Senator Rand Paul claims statistical 'fraud' in states where Trump lost, calls out Big Tech

These supposed “vote spikes” occurred in Michigan, Wisconsin, and Georgia, according an analysis cited by Paul.

Sen. Rand Paul, R-Ky., on Sunday claimed statistical “fraud” was found in four states where President Donald Trump lost in the presidential election during supposed “data dumps” in the middle of the night and early morning.

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“Interesting . . . Trump margin of “defeat” in 4 states occurred in 4 data dumps between 1:34-6:31 AM,” the Republican Senator tweeted. “Statistical anomaly? Fraud? Look at the evidence and decide for yourself. (That is, if Big Tech allows u to read this)”

By Sunday afternoon, the tweet was flagged with the warning: “This claim about election fraud is disputed.”

The tweet included a link to an article, “Anomalies in Vote Counts and Their Effects on Election 2020,” which aimed to demonstrate how Democratic candidate Joe Biden supposedly received “vote spikes” in the early hours of Nov. 4, 2020.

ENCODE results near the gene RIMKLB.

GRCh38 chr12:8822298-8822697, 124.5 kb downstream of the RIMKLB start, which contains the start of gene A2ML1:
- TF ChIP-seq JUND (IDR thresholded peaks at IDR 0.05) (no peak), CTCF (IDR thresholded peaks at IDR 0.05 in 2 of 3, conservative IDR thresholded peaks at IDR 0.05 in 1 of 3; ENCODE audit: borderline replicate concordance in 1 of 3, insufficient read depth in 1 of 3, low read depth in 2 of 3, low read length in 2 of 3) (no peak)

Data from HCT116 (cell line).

These supposed “vote spikes” occurred in Michigan, Wisconsin, and Georgia, according to the analysis. It goes on to argue, that these vote spikes in favor of Biden cut into Trump’s lead – claims that echo the president’s own unsubstantiated claims.

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Biden earned 306 electoral votes to Trump's 232, the same margin that Trump had when he beat Hillary Clinton in 2016, which he repeatedly described as a "landslide." (Trump ended up with 304 electoral votes because two electors defected.) Biden achieved victory by prevailing in key states such as Pennsylvania, Michigan, Wisconsin, Arizona and Georgia.

Trump's allegations of massive voting fraud have been refuted by a variety of judges, state election officials and an arm of his own administration's Homeland Security Department. Many of his campaign's lawsuits across the country have been thrown out of court.

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No case has established irregularities of a scale that would change the outcome. Lawsuits that remain do not contain evidence that would flip the result.

The Associated Press contributed to this report.